• Librivox can be used asynchronously for audio version of the play or activate text-to-speech features in a PDF version of the play.
  • Use Moderated Padlet to discuss essential questions. I recommend getting consent and providing parents and students with link to their privacy policies. Padlet can be misused if not set to have the owner approve responses. Students can post links to their own private Padlet and then use that as a private chat room.
  • Visualized Vocabulary—have student’s find an image to define the vocabulary word and post the image to the whiteboard.
  • Simile/Metaphor game—make a grid of items and cover them with colored squares. Then use a digital spinner with the same colors. If the spinner lands on blue, two blue squares are uncovered and the student has to create a metaphor or simile using the items that are revealed. I allowed students to ask the class for support if they got stuck.
  • Individual whiteboards—students often have something in the house that can work as a whiteboard and they can hold up responses to the webcam. This can cause some confusion at first because the response will show backwards in the student’s computer but displays correct for everyone else. Or you can divide the whiteboard into 4 parts and have students initial their square they are working in. I use if to assign 4 students to each part of a Frayer model to help learn vocabulary. Be mindful of FERPA when students want to put their name on the board. It’s best to have them put initials on the board so you know who did the work without a FERPA violation. Also, if many students write on the board, I have them change the pen/drawing tool color.
  • “Hold Your Answers”—This is a strategy in which students all enter a response in chat but delay pressing enter until a timer goes off. Then at the signal, everyone presses enter in the chat at the same time and the responses cascade down the chatbox. Students will need a few moments to scroll up and read through responses.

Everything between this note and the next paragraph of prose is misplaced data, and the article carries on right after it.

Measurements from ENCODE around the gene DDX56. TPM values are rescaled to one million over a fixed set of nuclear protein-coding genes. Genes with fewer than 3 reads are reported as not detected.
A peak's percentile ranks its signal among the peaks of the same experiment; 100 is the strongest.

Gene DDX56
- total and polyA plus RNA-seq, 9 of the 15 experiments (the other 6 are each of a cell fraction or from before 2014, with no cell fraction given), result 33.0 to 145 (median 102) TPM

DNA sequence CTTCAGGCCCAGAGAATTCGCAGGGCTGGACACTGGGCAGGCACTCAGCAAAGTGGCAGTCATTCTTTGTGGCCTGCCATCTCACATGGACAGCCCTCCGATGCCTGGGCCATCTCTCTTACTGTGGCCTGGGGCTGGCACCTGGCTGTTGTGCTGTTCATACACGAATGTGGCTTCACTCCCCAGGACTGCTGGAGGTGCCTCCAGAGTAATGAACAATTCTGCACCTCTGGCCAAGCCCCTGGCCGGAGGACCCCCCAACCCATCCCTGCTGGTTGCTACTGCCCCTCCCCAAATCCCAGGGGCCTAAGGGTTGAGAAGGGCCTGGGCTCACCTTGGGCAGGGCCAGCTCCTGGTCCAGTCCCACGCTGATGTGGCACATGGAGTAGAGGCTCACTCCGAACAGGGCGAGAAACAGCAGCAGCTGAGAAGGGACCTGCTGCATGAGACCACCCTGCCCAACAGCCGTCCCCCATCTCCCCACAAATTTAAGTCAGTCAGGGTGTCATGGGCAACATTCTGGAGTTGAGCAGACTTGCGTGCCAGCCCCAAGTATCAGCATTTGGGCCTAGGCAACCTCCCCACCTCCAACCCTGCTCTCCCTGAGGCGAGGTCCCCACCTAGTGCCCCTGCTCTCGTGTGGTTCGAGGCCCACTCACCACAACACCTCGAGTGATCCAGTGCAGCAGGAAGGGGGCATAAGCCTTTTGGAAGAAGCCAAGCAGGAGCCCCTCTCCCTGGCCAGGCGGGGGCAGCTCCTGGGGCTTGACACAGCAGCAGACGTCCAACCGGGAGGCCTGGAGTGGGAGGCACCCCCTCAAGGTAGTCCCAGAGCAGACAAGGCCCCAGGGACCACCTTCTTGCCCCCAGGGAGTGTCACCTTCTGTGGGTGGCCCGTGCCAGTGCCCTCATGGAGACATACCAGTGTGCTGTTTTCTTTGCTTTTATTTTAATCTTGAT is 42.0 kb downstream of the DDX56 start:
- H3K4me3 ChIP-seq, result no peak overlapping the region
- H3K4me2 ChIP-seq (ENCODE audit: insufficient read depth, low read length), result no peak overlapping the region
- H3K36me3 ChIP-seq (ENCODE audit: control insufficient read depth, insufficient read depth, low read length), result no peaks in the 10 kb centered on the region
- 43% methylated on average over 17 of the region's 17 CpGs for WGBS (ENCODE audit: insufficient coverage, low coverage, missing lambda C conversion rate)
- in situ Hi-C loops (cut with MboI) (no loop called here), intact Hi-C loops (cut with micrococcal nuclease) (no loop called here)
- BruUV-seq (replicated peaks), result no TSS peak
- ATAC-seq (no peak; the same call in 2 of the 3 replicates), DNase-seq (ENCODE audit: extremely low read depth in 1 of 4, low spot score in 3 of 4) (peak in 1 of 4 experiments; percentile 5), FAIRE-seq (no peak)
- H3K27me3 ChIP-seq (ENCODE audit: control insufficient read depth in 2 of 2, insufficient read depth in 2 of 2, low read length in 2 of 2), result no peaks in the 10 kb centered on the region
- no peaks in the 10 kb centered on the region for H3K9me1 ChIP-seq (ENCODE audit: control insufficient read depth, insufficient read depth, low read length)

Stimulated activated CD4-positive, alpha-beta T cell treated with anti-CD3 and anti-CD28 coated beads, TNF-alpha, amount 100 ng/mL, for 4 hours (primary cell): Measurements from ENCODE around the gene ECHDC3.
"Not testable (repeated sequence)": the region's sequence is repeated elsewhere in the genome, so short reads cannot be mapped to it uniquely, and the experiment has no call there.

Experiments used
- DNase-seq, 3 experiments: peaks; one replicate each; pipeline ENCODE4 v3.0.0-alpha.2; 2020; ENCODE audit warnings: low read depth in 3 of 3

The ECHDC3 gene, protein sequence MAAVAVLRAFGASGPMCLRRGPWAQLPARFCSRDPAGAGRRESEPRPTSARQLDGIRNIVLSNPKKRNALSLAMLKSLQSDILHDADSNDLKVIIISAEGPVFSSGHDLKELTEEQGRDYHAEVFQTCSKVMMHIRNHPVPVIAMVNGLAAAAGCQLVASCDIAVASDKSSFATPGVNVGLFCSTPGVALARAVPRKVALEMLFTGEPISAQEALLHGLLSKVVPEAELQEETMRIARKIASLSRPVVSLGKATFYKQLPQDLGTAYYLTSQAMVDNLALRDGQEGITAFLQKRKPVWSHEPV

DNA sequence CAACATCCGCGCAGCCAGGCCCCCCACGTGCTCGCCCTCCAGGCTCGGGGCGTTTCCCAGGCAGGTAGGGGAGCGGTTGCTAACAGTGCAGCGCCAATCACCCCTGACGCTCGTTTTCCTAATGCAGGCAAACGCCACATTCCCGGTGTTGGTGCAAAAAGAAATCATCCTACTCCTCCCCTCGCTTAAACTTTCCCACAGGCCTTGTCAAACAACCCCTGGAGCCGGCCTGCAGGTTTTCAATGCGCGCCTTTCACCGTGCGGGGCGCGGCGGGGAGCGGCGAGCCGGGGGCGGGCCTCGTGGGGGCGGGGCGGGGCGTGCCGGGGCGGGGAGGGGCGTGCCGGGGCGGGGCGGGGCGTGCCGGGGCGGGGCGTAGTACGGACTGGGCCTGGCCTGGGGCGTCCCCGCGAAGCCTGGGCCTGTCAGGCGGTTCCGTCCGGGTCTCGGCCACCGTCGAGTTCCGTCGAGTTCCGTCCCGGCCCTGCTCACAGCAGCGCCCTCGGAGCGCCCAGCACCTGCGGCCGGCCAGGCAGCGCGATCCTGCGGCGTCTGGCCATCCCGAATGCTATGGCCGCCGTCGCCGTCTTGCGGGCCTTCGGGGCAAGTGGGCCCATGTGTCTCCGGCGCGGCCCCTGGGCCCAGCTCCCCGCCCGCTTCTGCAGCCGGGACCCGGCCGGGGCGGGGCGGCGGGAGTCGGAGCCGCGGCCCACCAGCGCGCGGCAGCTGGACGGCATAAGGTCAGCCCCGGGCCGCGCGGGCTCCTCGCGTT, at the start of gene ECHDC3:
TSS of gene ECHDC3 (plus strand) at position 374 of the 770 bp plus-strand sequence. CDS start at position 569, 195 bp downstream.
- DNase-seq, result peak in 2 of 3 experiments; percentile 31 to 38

• Think/pair/share-type activities can be done with students paired with the person listed above or below them in the chat/participant box and with the first/last paired together. They can private chat with each other or chat in their own breakout rooms. (I use private chat. Unless you can record the breakout room, I don’t advise putting two students in a room for discussion in case one gets off topic or says something inappropriate. Chat is easier to monitor and the chat transcript can be a helpful record if needed.)
  • I suggest 30-second mic privileges unless a student is reading part of the passage. “If you can’t say what you want to say in 30 seconds, the mic is going to be turned off.”

 

 

Laura Amble is an intervention specialist, grades 9–12, at Ohio Virtual Academy, Maumee, Ohio. She can be reached at laura.amble@gmail.com.

 

It is the policy of NCTE in all publications, including the Literacy & NCTE blog, to provide a forum for the open discussion of ideas concerning the content and the teaching of English and the language arts. Publicity accorded to any particular point of view does not imply endorsement by the Executive Committee, the Board of Directors, the staff, or the membership at large, except in announcements of policy, where such endorsement is clearly specified.